Yes, Rockets CAN Fly in a Vacuum

By Amy Shira Teitel | February 25, 2018 4:56 pm
Artist concept of the S-IVB firing to send the crew to the Moon, aka the translunar injection burn. It fired in a vacuum. For real. NASA.

Artist concept of the S-IVB firing to send the crew to the Moon, aka the translunar injection burn. It fired in a vacuum. For real. NASA.

“Rockets can’t fly in space! There’s no air for the engine to burn in space! And there’s no air for the rocket to push against in space! WE’VE NEVER LEFT EARTH!”

So goes the cry of people who don’t believe we landed on the Moon — at least, this is one of their claims. But it’s wrong. In spite of what they think, rockets can and do fly in a vacuum. Fuel and oxidizer mix and ignite in a combustion chamber causing a controlled explosion that is directed out through the engine bell. This forceful expulsion of hot gas is thrust, and when that thrust is powerful enough to overcome the mass of the rocket, it lifts (ideally) smoothly off the ground.

So where does this misconception come from? Most likely, from cars.

Most of us interact with a car engine in our daily lives, so that’s the familiar benchmark. A car engine isn’t the same as a rocket engine (if they were identical our morning commutes would be much faster!) but the general principle is the same: fuel and an oxidizer mix, compress, and ignite with a spark. In this case, we have gasoline, oxygen taken from the air, and a spark in the engine’s mechanics.

With our car, that forceful expulsion of hot gas is exhaust that comes out through the tailpipe. Like exhaust on a rocket, exhaust from your car does produce thrust, just not enough to overcome the mass of the car or the friction of the tires against the road.

Instead, it’s that friction of the tires that make the car move. The engines drives the wheels to turn, and as they do they “push” the road back. The road, in turn, pushes the car forward. It’s the same equal and opposite reaction!

So using cars as the starting point, we see where the idea of rockets pushing off the Earth or air comes from, but the two vehicles aren’t the same. A car uses friction to gain movement via Newton’s third law and a rocket harnesses the raw power of thrust from a much bigger engine… or engines usually.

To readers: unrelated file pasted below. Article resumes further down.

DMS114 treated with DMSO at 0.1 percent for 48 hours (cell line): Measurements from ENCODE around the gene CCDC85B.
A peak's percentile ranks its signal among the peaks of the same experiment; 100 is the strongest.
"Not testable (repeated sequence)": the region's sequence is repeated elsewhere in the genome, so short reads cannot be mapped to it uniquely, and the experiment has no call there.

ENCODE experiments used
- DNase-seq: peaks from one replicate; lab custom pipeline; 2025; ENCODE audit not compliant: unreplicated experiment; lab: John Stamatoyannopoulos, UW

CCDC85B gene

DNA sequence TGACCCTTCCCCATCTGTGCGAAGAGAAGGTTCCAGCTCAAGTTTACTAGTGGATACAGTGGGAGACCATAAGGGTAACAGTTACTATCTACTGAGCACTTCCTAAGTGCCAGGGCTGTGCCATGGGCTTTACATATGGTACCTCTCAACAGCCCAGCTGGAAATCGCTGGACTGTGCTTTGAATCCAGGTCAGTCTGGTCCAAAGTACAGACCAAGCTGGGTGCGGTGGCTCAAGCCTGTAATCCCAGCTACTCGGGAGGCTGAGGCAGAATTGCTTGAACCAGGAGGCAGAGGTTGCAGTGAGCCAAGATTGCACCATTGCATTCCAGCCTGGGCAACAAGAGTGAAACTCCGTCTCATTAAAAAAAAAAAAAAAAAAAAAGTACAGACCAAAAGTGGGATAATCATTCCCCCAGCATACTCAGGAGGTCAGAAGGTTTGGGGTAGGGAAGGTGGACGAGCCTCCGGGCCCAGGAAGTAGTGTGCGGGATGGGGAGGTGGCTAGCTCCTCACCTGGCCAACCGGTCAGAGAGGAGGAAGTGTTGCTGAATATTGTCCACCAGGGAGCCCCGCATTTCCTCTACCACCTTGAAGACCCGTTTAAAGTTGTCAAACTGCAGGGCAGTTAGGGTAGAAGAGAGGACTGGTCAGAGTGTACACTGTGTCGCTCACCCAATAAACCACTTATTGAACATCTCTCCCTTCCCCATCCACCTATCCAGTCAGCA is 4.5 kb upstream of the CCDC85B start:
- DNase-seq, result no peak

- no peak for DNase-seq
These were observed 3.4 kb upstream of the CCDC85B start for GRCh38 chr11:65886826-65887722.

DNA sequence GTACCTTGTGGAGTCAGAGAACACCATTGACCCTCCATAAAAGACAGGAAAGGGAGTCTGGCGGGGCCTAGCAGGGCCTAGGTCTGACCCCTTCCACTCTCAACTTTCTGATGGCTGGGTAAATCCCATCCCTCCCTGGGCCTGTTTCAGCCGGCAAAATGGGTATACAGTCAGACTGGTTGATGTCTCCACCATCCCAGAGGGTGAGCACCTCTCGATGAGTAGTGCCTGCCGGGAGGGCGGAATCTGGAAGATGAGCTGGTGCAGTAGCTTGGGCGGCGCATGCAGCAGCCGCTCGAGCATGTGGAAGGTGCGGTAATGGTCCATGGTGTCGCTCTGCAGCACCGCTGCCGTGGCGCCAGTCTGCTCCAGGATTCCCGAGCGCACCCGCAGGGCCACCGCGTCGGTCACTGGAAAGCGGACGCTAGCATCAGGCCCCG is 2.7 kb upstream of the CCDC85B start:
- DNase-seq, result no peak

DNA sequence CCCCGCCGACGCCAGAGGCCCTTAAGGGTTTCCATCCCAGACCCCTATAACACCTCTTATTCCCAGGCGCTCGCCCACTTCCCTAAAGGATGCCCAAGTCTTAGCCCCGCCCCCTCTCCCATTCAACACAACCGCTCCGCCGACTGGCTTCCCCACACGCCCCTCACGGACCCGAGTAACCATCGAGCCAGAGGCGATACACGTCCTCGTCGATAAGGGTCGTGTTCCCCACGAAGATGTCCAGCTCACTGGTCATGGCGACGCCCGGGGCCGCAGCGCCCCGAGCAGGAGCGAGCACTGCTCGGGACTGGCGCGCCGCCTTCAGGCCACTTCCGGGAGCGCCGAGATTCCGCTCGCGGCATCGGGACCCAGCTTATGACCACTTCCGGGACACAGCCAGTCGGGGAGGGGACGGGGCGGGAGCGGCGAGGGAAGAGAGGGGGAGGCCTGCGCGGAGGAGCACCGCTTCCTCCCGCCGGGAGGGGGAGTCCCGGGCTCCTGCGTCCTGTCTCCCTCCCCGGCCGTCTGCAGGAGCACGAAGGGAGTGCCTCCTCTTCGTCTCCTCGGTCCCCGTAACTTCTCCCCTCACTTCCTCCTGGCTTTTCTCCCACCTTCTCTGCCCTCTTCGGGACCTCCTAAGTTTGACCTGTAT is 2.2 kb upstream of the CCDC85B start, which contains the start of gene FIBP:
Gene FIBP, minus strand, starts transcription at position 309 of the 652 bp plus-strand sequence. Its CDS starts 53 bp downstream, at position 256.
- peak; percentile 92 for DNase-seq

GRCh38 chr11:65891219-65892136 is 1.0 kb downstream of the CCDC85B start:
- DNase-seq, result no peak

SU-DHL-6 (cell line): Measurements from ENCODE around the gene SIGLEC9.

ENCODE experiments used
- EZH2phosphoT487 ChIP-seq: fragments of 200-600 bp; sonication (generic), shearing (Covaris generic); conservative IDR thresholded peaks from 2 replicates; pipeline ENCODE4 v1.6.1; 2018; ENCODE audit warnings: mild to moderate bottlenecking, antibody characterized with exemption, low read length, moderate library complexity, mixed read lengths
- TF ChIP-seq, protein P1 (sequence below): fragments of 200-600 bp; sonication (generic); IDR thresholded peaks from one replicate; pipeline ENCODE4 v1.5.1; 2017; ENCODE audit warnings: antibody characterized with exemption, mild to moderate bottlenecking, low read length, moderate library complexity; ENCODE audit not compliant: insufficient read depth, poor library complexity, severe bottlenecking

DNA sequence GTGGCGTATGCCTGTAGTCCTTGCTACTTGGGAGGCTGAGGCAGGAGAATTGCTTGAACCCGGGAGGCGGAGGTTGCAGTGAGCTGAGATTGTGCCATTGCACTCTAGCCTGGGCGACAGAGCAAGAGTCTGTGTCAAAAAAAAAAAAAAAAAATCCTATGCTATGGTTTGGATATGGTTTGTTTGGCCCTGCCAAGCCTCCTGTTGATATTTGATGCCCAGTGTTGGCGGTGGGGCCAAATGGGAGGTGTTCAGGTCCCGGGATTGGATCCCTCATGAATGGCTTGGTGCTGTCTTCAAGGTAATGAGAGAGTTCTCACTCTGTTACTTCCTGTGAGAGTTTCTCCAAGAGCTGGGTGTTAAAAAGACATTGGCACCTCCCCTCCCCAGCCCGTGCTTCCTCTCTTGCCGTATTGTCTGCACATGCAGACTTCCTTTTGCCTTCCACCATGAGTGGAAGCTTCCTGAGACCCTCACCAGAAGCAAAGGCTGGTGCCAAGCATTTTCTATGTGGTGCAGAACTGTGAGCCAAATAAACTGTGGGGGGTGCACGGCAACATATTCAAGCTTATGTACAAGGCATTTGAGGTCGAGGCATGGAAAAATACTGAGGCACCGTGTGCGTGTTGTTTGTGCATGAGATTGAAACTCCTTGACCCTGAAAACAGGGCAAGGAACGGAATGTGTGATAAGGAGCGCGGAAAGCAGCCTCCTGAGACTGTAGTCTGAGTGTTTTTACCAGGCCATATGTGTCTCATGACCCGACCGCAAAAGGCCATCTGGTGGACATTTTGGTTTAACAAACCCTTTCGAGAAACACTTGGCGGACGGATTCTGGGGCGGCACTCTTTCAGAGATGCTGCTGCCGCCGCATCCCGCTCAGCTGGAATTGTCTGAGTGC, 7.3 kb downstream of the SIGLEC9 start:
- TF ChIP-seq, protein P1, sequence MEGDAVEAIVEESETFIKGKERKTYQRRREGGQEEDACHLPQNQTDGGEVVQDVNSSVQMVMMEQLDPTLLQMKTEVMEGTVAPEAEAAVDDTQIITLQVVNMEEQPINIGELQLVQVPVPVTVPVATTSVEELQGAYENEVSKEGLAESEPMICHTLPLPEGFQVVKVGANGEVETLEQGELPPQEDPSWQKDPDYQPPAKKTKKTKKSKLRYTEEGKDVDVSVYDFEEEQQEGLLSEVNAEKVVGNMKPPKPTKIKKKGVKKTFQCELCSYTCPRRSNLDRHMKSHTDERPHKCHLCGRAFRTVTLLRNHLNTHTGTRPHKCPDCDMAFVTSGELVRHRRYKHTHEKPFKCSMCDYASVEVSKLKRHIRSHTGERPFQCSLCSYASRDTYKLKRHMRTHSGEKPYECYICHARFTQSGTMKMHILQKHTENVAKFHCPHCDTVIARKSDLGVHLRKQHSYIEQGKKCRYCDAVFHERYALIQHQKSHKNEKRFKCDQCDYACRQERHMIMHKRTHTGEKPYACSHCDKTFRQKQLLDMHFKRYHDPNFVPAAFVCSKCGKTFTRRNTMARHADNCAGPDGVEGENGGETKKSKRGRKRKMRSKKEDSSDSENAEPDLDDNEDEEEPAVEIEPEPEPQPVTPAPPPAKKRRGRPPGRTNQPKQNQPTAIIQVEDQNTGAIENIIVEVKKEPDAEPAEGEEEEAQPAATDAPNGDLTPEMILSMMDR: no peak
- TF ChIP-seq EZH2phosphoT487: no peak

But there’s another problem. Engines, we’ve just said, need air to burn, and there’s no air in space… true. But that doesn’t mean rockets magically don’t need oxygen. They just have to take it with them! On board any rocket (a chemical rocket, that is) is a fuel tank, an oxidizer tank, and something to spark an explosive reaction in the combustion chamber. Or in the case of a rocket burning hypergols the propellant and oxidizer ignite on contact.

Other kids of propulsion harness the same law of physics through slightly different means. Take ion propulsion for example. An ion engine ionizes propellant by adding or removing electrons to produce ions. Ion engines typically use the gas xenon. The gas is ionized, which sends a steady stream of positively charged ions out the back of the engine. It’s not a lot, but it’s enough thrust to move the spacecraft through space — remember we don’t have air resistance or anything when we’re off the Earth.

So, yes, a rocket still works in space all thanks to Newton’s third law of motion!


Sources: LiveScience; Cornell; Northwestern; NASA; NASA again.

MORE ABOUT: History, NASA, Rockets, Space

Vintage Space

Vintage Space is all about digging into the minutia of the space age. Rather than retelling glossy stories of astronauts, Vintage Space peels back that veneer to look at the real stories -- the innovations that failed, the unrealized technologies, and the human elements that are less publicity-friendly so often remain buried. Gaining a clear picture of spaceflight's past ultimately helps us understand our present position in space and have a more realistic expectation of what the future might bring.

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